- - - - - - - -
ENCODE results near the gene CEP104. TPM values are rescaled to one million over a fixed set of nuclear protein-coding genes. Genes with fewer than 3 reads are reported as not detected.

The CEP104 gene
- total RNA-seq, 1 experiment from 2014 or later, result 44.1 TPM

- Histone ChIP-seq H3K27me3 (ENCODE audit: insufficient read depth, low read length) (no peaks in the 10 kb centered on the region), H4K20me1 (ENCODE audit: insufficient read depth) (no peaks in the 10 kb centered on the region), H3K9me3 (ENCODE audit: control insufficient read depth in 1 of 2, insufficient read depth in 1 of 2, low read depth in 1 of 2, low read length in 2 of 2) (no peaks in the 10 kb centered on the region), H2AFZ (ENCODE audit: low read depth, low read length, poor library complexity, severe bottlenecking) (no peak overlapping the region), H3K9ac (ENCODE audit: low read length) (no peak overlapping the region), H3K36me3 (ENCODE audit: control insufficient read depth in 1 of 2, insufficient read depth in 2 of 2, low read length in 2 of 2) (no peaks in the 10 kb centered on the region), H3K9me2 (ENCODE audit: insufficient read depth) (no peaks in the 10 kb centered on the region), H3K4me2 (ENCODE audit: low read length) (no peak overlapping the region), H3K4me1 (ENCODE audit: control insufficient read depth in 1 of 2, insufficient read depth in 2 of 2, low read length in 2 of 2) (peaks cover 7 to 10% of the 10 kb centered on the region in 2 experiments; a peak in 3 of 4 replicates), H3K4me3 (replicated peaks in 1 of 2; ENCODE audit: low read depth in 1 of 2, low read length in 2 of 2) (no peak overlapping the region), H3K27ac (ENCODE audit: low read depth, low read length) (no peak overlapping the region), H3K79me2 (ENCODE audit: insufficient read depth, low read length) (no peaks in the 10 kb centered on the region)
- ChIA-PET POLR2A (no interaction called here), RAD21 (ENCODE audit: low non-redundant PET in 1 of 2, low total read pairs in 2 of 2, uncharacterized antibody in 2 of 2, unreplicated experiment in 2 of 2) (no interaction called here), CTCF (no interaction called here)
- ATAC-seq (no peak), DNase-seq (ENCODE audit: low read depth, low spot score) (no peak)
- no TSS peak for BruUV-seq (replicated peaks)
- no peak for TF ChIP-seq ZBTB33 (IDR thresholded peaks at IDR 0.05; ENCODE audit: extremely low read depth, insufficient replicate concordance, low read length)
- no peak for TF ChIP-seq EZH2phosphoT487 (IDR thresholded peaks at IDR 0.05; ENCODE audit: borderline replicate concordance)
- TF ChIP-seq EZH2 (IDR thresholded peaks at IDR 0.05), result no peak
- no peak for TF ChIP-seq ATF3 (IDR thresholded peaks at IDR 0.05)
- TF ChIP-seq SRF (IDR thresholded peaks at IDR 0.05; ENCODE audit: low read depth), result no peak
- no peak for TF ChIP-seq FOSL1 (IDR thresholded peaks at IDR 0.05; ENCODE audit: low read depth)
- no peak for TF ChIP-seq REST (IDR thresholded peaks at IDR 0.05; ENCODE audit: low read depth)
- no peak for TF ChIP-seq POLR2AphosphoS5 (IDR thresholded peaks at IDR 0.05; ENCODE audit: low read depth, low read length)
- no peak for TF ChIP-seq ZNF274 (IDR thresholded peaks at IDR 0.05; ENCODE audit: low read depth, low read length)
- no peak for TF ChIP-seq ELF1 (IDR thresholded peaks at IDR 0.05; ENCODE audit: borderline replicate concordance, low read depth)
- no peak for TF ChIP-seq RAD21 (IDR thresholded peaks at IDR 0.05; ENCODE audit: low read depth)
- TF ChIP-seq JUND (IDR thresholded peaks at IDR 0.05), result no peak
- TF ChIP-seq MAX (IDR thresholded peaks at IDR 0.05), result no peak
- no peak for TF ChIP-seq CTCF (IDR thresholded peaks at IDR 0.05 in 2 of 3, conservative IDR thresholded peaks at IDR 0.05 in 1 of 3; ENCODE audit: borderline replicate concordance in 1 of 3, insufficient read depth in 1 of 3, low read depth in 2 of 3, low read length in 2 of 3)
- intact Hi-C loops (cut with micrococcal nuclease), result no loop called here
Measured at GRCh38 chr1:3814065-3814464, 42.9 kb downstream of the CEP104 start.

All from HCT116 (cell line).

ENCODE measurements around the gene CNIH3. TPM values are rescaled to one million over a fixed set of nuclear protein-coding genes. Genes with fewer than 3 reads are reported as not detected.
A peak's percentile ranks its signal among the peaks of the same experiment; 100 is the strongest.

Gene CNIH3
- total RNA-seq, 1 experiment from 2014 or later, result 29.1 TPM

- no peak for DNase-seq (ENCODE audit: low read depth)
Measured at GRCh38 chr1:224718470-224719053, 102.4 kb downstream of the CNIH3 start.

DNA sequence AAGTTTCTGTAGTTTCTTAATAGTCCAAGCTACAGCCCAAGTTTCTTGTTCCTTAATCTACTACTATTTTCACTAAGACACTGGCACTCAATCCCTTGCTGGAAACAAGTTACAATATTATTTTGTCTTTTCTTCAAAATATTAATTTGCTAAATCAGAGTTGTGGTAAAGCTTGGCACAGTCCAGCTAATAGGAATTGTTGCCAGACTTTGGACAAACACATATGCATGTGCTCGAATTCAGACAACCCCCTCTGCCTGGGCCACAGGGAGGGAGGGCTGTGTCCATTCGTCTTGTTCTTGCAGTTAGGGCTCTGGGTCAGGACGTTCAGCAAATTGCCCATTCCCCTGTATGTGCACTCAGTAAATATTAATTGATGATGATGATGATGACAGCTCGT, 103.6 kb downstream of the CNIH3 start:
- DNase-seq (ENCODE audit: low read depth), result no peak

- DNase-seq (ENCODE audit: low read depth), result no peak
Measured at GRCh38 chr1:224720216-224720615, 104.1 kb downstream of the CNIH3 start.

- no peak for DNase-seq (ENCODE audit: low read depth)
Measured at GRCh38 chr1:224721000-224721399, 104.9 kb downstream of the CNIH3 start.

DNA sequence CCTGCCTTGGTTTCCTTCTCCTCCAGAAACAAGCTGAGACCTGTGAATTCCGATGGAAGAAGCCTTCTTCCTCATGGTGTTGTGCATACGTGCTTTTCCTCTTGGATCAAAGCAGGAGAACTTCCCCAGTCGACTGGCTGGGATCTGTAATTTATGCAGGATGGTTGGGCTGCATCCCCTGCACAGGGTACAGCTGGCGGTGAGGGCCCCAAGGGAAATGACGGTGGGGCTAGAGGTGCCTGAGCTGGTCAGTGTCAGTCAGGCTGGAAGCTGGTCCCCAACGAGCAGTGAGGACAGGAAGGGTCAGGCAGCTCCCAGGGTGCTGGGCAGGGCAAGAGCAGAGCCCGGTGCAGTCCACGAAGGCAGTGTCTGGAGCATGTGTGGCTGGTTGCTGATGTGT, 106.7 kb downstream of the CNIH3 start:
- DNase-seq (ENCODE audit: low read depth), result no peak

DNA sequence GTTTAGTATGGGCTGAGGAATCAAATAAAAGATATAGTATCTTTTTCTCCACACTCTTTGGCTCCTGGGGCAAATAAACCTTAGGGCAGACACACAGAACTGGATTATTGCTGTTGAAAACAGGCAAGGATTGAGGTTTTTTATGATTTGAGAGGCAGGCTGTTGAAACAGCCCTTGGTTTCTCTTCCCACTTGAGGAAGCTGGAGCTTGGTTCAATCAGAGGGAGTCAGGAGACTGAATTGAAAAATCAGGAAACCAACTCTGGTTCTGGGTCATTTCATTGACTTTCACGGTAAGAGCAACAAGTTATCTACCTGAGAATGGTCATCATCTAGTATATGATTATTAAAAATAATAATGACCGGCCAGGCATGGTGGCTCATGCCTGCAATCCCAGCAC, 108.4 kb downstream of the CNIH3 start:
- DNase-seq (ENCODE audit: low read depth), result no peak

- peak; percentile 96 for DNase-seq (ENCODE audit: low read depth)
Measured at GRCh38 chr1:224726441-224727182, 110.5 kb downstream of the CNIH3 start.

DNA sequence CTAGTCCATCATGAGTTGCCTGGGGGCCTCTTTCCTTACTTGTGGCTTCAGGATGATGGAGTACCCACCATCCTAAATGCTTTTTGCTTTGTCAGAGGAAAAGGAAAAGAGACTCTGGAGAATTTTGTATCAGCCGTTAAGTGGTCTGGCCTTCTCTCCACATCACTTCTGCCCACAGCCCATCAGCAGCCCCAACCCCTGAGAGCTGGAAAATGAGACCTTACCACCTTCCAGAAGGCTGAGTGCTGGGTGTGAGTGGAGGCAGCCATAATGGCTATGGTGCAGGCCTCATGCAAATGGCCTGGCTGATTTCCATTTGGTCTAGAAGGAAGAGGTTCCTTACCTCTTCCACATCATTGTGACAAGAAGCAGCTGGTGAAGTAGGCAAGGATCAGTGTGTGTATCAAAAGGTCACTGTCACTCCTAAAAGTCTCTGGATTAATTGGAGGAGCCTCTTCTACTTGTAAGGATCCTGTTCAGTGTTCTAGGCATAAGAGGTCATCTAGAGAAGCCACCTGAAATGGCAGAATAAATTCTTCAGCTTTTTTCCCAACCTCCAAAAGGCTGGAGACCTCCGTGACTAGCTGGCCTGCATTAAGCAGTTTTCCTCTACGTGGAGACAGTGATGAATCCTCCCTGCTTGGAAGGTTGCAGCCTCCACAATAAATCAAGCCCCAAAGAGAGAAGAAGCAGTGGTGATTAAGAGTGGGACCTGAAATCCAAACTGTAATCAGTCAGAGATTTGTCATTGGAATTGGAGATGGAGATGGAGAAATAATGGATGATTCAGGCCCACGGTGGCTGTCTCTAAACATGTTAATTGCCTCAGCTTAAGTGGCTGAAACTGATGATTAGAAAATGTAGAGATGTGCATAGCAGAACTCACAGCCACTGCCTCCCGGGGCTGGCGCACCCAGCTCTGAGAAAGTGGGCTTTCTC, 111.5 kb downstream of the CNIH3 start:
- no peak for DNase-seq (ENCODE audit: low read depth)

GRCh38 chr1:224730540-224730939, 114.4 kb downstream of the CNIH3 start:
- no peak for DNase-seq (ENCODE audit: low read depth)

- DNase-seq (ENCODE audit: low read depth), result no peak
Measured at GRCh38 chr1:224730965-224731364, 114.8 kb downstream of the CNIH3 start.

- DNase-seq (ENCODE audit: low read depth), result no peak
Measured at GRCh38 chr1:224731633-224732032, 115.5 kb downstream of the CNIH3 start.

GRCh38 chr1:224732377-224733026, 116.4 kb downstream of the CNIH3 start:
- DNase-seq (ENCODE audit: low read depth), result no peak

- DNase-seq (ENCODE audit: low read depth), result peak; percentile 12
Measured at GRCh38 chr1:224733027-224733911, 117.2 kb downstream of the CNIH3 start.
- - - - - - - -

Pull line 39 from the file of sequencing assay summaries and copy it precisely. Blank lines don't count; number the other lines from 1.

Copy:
DNA sequence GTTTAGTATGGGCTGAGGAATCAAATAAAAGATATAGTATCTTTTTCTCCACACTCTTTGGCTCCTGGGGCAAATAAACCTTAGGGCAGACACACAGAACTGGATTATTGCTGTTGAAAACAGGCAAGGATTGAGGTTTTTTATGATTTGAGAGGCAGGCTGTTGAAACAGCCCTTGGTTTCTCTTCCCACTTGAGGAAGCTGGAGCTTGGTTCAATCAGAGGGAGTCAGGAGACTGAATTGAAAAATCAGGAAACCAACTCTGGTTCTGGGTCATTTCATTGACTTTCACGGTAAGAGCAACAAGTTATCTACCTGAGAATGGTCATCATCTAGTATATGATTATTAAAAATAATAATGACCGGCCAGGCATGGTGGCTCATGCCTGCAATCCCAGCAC, 108.4 kb downstream of the CNIH3 start: